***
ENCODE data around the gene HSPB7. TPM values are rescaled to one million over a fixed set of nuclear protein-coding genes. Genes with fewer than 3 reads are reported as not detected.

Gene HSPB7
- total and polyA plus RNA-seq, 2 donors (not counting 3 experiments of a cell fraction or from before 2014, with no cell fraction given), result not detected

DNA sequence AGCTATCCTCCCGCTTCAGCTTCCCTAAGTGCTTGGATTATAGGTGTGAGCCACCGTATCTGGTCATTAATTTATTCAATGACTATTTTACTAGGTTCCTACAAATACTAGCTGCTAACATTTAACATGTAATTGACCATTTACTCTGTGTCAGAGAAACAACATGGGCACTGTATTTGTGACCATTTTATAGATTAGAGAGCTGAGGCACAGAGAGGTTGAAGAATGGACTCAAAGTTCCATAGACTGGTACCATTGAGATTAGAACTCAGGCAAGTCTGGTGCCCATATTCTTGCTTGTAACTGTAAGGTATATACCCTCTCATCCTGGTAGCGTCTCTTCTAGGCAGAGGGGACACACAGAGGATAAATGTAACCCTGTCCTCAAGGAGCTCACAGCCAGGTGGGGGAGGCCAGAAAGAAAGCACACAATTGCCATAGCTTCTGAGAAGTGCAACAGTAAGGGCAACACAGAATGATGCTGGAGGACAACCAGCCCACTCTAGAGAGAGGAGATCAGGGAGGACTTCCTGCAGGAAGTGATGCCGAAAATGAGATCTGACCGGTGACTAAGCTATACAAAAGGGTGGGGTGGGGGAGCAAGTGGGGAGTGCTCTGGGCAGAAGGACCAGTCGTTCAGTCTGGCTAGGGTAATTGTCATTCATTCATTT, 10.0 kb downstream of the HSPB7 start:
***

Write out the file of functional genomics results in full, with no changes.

ENCODE data around the gene HSPB7. TPM values are rescaled to one million over a fixed set of nuclear protein-coding genes. Genes with fewer than 3 reads are reported as not detected.

Gene HSPB7
- total and polyA plus RNA-seq, 2 donors (not counting 3 experiments of a cell fraction or from before 2014, with no cell fraction given), result not detected

DNA sequence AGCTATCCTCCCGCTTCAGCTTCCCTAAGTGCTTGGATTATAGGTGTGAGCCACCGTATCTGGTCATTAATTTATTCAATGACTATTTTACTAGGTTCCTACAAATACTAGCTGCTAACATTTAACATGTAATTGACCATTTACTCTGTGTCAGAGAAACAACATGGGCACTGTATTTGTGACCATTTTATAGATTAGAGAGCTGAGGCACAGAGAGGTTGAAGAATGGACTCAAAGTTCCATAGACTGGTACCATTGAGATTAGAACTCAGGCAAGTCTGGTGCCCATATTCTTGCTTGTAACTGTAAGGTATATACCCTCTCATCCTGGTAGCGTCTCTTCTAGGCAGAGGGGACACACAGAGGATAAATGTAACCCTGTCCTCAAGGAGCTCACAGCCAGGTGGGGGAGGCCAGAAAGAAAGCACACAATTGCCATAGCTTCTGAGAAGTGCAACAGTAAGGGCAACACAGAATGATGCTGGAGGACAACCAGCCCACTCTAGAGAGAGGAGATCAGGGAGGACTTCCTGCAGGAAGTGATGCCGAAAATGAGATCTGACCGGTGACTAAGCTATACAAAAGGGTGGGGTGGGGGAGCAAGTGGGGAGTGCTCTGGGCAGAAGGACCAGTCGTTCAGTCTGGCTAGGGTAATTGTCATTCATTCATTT, 10.0 kb downstream of the HSPB7 start: